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Getting Started—Executive Sponsorship—What Is It and Who Benefits?
What do mentorship and sponsorship have in common—and why is it so important to understand the difference?
Advancing in the workplace is no small feat. The hurdles to overcome are countless, and when we look at women and other underrepresented groups (URPs), the obstacles are even greater.
The business case for promoting and increasing diversity in executive teams remains strong. McKinsey’s research finds that ethnically and culturally diverse companies in the top quartile outperform those in the fourth quartile by 36% in profitability. And, companies in the top quartile for gender diversity on executive teams were 25% more likely to have above-average profitability than companies in the fourth quartile.
Bottom line: Organizations with more diverse leadership outperform the competition—and the culture of inclusion they create supports a thriving workforce.
During a webinar hosted by Catalyst, Jennifer McCollum, CEO of Linkage, sat down with Lorraine Hariton, President and CEO of Catalyst, and Leslie Lynn Smith, National Director of GET Cities (Gender Equality in Tech), to discuss ways to advance gender parity through executive sponsorship. Check out a full recording of their conversation here and check out this briefer below.
Sponsorship vs. Mentorship
Executive sponsorship of underrepresented groups goes way beyond mentorship, which is often less formalized and happens organically.
“A mentor is someone who has the knowledge and will share it with you, but a sponsor is a person who has power and will use it for you,” says McCollum. “Sponsorship is really about people in positions of influence and power using their personal capital to be active champions.”
Mentorship is an informal relationship that happens naturally in the workplace, most commonly between white men. Historically, white men have held leadership positions, so, due to a concept known as “similarity bias,” they often identify people who are like them to hire, mentor, promote, and more. “People like us help people like us,” says McCollum. “We can break this cycle with formal sponsorship programs.”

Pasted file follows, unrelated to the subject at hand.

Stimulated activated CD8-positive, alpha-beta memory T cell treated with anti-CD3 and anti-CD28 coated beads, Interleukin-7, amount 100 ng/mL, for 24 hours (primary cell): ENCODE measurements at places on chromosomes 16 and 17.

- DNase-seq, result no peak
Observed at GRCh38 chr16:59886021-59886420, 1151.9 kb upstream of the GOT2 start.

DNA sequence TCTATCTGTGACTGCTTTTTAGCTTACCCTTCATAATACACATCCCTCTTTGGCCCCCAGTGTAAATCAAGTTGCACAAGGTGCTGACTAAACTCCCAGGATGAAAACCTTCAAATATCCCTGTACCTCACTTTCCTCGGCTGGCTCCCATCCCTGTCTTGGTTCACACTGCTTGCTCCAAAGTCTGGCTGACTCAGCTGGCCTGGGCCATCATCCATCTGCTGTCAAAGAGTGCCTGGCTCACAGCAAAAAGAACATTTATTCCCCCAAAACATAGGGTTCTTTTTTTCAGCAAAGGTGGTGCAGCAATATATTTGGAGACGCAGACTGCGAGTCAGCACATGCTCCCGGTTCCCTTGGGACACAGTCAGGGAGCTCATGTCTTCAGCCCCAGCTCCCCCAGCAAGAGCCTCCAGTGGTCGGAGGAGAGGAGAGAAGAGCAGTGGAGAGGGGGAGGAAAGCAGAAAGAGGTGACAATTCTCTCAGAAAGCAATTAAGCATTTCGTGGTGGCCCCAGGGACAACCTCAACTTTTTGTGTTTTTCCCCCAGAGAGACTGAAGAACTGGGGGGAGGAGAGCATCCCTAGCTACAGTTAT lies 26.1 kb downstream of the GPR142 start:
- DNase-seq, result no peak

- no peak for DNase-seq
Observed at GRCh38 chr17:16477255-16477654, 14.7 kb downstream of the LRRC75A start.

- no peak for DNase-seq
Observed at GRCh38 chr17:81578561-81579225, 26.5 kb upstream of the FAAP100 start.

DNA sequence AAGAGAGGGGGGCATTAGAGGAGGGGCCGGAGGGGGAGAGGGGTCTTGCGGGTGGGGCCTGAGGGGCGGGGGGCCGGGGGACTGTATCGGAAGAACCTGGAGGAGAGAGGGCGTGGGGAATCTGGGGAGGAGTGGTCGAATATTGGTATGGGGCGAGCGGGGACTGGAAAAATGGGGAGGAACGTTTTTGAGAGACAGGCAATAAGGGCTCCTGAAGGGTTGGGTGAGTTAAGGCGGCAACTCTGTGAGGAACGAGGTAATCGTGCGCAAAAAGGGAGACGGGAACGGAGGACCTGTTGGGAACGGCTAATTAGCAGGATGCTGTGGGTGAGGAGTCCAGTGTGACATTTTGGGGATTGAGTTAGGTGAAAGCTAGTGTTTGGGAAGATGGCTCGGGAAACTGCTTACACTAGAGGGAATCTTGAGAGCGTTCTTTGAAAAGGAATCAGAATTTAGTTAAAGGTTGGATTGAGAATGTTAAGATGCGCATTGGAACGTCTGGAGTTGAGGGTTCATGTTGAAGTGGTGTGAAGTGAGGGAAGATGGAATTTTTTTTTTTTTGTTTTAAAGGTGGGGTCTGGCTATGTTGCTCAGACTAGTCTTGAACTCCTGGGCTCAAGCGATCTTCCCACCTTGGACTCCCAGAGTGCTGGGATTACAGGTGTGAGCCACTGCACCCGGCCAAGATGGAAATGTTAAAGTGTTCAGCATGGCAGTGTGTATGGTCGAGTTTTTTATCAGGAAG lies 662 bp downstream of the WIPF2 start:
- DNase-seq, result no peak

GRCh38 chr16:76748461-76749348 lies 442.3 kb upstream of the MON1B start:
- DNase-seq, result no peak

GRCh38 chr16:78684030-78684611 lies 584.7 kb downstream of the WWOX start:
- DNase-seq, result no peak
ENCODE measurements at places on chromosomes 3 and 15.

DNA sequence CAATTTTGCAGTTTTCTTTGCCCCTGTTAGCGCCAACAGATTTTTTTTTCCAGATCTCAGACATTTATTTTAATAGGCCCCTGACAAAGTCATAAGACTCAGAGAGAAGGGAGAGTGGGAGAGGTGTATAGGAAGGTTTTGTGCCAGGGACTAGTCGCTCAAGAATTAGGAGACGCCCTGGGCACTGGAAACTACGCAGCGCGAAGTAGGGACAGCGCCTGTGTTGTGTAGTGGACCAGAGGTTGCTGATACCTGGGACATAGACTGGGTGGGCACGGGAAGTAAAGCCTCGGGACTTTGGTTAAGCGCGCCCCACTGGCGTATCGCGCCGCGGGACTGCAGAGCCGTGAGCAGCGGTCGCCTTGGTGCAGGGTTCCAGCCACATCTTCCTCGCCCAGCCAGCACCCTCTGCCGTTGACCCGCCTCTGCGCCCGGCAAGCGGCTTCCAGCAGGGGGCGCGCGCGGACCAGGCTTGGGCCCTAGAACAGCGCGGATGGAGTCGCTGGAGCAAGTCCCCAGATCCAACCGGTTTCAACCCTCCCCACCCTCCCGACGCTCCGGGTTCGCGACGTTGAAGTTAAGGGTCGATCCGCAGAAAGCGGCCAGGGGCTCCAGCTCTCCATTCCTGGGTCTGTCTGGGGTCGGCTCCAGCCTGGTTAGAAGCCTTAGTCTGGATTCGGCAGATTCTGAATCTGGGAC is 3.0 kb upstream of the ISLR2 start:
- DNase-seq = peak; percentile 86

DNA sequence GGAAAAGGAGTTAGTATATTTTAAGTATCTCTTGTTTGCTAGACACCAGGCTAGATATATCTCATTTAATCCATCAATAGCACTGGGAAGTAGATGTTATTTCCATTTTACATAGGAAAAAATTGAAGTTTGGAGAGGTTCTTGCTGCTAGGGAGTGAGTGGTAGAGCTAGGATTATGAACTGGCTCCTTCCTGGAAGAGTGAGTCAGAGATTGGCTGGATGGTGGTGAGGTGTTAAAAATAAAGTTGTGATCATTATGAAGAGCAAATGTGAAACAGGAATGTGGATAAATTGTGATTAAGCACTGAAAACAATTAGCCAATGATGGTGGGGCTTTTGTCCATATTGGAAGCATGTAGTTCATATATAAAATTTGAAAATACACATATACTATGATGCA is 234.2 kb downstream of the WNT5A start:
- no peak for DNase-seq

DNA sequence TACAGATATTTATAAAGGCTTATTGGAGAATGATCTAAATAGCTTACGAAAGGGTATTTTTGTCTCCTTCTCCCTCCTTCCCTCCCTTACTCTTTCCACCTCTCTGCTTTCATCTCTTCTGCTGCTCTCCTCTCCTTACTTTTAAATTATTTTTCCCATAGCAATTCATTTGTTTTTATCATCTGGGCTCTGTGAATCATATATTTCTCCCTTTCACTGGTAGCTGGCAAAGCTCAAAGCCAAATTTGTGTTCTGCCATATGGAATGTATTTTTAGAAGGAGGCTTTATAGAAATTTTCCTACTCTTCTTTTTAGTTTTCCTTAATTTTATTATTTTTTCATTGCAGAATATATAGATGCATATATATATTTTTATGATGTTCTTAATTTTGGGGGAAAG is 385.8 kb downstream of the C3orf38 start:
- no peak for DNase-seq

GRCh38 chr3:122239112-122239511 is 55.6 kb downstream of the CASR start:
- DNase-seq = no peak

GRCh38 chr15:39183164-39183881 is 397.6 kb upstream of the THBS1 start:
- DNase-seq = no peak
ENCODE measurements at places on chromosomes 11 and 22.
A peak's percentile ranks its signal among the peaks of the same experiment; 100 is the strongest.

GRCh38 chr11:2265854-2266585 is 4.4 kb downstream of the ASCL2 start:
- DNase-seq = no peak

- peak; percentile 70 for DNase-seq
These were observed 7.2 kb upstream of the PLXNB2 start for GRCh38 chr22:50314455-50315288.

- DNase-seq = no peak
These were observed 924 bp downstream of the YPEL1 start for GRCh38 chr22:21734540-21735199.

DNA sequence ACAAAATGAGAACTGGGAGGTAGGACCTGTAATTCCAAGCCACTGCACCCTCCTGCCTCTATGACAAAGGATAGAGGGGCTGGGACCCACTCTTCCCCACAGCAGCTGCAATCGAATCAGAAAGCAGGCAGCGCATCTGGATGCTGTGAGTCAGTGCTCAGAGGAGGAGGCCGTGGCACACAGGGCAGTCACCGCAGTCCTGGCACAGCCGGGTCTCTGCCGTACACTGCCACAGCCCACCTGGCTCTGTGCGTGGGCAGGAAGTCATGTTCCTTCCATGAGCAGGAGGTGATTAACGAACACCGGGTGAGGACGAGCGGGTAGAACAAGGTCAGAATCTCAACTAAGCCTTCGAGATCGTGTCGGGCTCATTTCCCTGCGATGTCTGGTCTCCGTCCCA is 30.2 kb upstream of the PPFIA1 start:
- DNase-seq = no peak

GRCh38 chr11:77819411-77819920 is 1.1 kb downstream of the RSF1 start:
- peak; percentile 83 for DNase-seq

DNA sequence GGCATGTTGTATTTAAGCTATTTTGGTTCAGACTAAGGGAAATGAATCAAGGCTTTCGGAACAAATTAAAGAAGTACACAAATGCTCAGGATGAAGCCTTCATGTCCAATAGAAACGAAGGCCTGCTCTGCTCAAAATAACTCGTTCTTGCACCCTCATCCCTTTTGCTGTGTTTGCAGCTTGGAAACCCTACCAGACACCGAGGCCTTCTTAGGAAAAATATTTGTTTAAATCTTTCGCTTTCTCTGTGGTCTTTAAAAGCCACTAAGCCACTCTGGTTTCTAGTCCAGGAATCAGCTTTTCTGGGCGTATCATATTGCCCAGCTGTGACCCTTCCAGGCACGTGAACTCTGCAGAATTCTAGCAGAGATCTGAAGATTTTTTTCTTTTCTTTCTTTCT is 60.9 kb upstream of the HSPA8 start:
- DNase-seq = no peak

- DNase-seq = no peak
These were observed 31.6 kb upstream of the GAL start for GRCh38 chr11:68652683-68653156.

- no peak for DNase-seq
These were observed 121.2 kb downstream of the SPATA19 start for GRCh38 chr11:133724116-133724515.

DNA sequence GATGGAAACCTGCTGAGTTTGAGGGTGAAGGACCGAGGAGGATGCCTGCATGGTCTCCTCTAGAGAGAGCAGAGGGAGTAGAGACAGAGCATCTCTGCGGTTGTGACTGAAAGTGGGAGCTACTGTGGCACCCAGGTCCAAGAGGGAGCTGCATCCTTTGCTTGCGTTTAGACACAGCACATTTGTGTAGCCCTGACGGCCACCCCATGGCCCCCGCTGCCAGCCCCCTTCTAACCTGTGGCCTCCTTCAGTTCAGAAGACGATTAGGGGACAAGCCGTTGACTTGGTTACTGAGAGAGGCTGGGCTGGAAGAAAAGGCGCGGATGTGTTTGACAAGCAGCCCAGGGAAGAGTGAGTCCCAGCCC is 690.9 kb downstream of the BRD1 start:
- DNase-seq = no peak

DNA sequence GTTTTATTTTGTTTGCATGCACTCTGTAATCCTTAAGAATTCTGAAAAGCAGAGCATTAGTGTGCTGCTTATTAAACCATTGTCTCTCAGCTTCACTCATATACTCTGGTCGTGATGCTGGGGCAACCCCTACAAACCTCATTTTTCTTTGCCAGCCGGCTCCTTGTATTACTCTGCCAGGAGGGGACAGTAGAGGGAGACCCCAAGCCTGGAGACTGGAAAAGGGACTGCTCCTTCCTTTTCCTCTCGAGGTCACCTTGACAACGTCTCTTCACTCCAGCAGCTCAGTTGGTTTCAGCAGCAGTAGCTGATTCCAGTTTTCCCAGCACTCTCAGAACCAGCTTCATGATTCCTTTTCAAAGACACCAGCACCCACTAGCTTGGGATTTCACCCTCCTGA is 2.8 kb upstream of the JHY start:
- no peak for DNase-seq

Who Can Be an Executive Sponsor?
The executive leaders who serve as sponsors are the core of any sponsorship program. Understanding who can, and should, be a sponsor and how they can be effective in the relationship is another essential step in a successful program. Effective sponsors are not only in positions of influence and power, but they are willing to use their position and resources to actively advocate for the underrepresented leaders they are sponsoring. These executives are highly respected and trusted as inclusive leaders who are committed to taking on this challenging work.
It’s important to note that informal sponsorship or mentorship programs do not take the place of formal ones. Formal programs empower executives to connect with someone different from them and to serve as organizational changemakers. Sponsors go beyond providing the usual support and guidance and serve as champions and advocates—especially behind closed doors—for the leaders they are sponsoring.
Benefits of Sponsorship to Sponsors
While the benefits of being sponsored are widely recognized, the benefits of being an executive sponsor are equally as motivating. Formal executive sponsors are empowered to increase their ability to be inclusive leaders. They can more effectively identify individuals’ strengths and strategically grow those individuals based on their superpowers—a truly invaluable skill for executives.
“It is really personally satisfying and rewarding to sponsor someone. People take great pride in the people they sponsor,” says Hariton. “Speaking from experience, there’s a lot of learning the sponsor gets from the opportunity. You are learning about how people think and getting a different perspective from other parts of the organization.”
Benefits of Sponsorship to Organizations
“We found that highly effective leaders are seven times more likely to be found in organizations that have formal sponsorship strategies,” says McCollum. “And more importantly, these people are more likely to believe in themselves and their success in the organization.”
In a time when organizations face complex challenges in both recruiting and retaining key talent, it has become increasingly important to identify and lift up underrepresented leaders.
Organizations that engage in strategic executive sponsorship initiatives drive higher retention of diverse leaders and meaningfully build a diverse pipeline to support key DE&I goals and exceed benchmarks.
The Big Takeaway
Sponsorship is an effective way for organizations to achieve greater diversity in their leadership ranks, and this not only benefits the leaders and the sponsors, but also impacts the organization’s bottom line, creating better business results.
Take the Next Step | Tap into the power of executive sponsorship of women and other underrepresented leaders to build and maintain diverse leadership pipelines. Linkage’s Executive Sponsorship program is designed to be brought in-house to your organization and engages executives and sponsees in a meaningful and impactful learning journey as part of a broader strategy. Linkage’s Executive Sponsor Track at the Women in Leadership Institute on November 1-4, 2022 empowers individual executives to gain the skills and tools they need to become effective sponsors.
Women in Leadership Institute™
NOV. 1–4, 2022 | Orlando, Florida, or Virtual
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